The changing school district fiscal policy landscape in New Mexico is rooted in state-level adequacy legislation. This session explores the policy context that spurred the enactment of Senate Bills 1 and 96, maps the new statutory requirements to school district milestones, and provides strategies to accomplish those milestones. Viewers will better understand their roles and responsibilities in meeting new requirements, as well as explore the expanding role of the school business office in linking school- and district -level strategic planning to the resources and inputs necessary to meet those district outcome goals.
2. Get to Know Allovue
Allovue supports K-12 school districts with tools to budget, manage, and evaluate district spending. We were founded with a singular focus on equitable resource allocation to better support the needs of students. Alignment of spending to goals and transparency are core beliefs that have been baked into our software. That's why it seems we were practically made for this time of school finance reform in New Mexico!
Allovue enables districts to comply with the Martinez and Yazzie consolidated lawsuit requirements for fiscal transparency. No Chart of Account or ERP changes required. Balance integrates with any existing school finance system and provides out-of-the-box functionality and flexible reporting to build Educational Plans required by the New Mexico PED.
Three ways New Mexico districts can benefit from Allovue—see it in action:
1. Use tags for Operation Sub-fund codes
SB1 requires detailed spending that can be difficult to show if your Chart of Accounts doesn't include Operation Sub-fund codes. With Allovue's transaction tagging, districts can monitor custom metrics to meet the requirements of SB1 without having to modify the existing Chart of Accounts.
Transaction tags can play the role of sub-program codes that may not exist in your Chart of Accounts. Filter transactions by segment (i.e. At Risk Programs) and within segments (i.e. Social Workers). Apply tags to represent sub-program codes (i.e. Case Management). View and track tags by using filters, creating bookmarks, or exporting data for external reporting requirements.
2. Build a budget aligned to program codes
SB1 requires districts to use the previously optional Program codes to track how budgeted dollars are spent, and to make sure those dollars are spent as planned in the Education Plan Narratives. With Allovue, it's easy to build a budget aligned to program codes and strategic priorities.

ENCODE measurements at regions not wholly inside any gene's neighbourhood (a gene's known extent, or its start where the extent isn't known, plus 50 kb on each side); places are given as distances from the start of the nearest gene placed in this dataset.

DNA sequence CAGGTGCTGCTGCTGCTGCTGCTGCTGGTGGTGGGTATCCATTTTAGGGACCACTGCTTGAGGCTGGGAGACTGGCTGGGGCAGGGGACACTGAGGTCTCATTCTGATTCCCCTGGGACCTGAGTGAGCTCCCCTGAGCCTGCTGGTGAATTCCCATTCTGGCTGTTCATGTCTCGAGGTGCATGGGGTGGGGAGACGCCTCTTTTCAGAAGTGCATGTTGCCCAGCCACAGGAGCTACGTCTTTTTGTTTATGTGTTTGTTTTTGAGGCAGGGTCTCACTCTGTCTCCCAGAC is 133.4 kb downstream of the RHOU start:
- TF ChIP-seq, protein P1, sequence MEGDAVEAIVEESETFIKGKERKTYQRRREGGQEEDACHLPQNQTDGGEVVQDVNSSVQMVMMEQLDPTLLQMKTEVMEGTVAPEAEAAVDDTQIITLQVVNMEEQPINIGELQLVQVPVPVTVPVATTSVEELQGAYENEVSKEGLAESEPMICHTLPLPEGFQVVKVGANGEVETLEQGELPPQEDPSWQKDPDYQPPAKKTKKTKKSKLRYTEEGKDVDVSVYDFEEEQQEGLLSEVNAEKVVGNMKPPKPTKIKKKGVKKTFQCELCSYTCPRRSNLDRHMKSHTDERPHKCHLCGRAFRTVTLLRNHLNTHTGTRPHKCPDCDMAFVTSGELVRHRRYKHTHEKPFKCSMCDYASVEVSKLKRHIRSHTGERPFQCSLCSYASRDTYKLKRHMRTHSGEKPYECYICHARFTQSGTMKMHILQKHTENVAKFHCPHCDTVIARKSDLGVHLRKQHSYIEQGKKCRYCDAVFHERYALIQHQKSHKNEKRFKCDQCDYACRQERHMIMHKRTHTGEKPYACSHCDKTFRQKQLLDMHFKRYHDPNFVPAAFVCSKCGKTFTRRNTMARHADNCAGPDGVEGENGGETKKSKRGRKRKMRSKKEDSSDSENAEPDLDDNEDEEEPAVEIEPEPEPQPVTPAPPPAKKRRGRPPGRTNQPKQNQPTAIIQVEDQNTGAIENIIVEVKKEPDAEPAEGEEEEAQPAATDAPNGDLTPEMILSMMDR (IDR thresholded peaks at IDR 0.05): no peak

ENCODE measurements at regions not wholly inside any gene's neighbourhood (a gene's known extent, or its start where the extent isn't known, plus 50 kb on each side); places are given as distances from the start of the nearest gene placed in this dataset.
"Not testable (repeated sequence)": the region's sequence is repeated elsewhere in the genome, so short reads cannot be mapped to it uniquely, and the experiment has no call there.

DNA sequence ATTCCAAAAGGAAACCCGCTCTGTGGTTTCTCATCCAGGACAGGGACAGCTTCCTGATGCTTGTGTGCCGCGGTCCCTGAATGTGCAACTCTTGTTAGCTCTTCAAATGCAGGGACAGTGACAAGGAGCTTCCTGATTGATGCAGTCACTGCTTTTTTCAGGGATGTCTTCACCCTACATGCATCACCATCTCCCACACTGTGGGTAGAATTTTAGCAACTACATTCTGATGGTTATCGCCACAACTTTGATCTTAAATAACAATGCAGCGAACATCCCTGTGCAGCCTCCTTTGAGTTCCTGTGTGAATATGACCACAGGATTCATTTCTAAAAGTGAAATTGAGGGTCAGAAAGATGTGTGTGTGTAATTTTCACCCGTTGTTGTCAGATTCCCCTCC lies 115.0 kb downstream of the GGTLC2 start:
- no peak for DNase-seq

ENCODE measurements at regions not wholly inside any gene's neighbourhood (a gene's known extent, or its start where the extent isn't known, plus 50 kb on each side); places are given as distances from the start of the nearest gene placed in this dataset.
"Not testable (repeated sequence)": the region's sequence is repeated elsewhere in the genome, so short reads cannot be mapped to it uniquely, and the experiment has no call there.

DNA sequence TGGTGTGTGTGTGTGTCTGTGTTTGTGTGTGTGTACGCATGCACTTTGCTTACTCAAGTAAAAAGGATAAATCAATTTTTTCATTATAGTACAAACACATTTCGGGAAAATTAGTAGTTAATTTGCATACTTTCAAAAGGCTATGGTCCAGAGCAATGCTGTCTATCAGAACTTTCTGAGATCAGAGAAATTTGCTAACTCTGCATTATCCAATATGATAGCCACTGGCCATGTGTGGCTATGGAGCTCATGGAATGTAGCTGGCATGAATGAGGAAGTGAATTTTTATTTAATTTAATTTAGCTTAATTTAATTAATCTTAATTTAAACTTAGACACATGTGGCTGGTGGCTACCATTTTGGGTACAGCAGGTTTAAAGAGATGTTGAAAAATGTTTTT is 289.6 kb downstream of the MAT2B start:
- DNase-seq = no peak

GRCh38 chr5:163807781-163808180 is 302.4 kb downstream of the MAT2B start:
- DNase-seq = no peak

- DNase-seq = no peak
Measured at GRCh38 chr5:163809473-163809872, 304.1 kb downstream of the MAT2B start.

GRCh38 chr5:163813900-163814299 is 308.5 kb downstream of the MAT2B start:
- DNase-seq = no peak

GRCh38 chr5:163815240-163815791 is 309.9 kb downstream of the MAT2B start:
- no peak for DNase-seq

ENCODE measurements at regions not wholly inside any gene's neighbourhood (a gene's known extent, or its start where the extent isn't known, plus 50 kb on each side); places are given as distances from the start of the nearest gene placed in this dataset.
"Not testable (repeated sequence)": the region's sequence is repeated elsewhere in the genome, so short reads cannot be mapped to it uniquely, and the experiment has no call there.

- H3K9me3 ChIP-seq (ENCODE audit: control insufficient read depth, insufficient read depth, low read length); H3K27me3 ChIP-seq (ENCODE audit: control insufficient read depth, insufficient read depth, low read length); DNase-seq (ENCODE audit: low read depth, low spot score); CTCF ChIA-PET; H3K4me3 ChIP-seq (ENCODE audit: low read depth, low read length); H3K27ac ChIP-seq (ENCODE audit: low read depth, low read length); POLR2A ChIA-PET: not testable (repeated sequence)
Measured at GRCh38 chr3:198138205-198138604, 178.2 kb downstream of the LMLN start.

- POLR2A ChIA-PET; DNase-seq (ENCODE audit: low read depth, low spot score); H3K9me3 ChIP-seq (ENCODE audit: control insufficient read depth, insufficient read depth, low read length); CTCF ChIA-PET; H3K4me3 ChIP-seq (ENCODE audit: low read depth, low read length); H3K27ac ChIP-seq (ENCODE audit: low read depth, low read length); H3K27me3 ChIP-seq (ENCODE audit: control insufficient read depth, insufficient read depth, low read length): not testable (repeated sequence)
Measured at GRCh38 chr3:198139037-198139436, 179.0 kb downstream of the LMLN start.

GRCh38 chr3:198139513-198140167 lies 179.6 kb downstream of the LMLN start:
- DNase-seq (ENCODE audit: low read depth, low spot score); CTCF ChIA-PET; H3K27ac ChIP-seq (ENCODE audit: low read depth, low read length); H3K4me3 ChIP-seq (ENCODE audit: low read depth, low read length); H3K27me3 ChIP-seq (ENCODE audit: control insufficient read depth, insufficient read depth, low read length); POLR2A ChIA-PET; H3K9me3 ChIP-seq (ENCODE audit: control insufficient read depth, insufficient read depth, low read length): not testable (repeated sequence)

Districts can require specific Chart of Account segments to be populated for regulatory compliance. Drill down to planned expenses (i.e. Books and Periodicals from the General Fund) to view the associations. Expenses can be tied to the program code, function, subject, and other COA segments. What's more, expenses can also be linked to strategic priorities (i.e. STEAM focus).
3. See budgeted and spent dollars at schools
NM SB96 requires districts to report budgeted dollars and actualized costs of all school sites to New Mexico PED. Using charts in Balance, districts can effortlessly compare budgeted and spent dollars for particular student populations by site—without changing their ERPs.
Site-level budgeting and actualized costs are easy to visualize with charts. View summaries by location and drill deeper for totals at school sites. Use charts to see who dollars are for by selecting a non-financial metric (i.e. English Language Learners). Charts display budgeted dollars and actualized costs for a particular population of students at school sites.
“Allovue effectively translates the complexities of financial statements into meaningful, understandable data points that empower administrators to appropriately allocate resources that maximizes student achievement.”
- Chief Financial Officer at 11,800 student district
ERPs and Chart of Account structures are not built to comply with New Mexico's fiscal transparency requirements that arose from the Martinez and Yazzie consolidated lawsuit. Allovue works alongside your current tools to take the burden out of compliance so that your district can focus on the strategy that fuels resource equity.
Let's talk about New Mexico school finance reform!
Would you like to learn more? Set-up a meeting to introduce your district, review your readiness for Martinez and Yazzie requirements, and explore Allovue as a solution for regulatory compliance.
Meghan Stanton, Account Advisor
ABOUT THE AUTHOR
Allovue works with districts and state departments of education across the country to allocate, budget, and manage spending. Allovue's software suite integrates seamlessly with existing accounting systems to make sure every dollar works for every student. Allovue also provides additional services such as chart of accounts and funding formula revisions.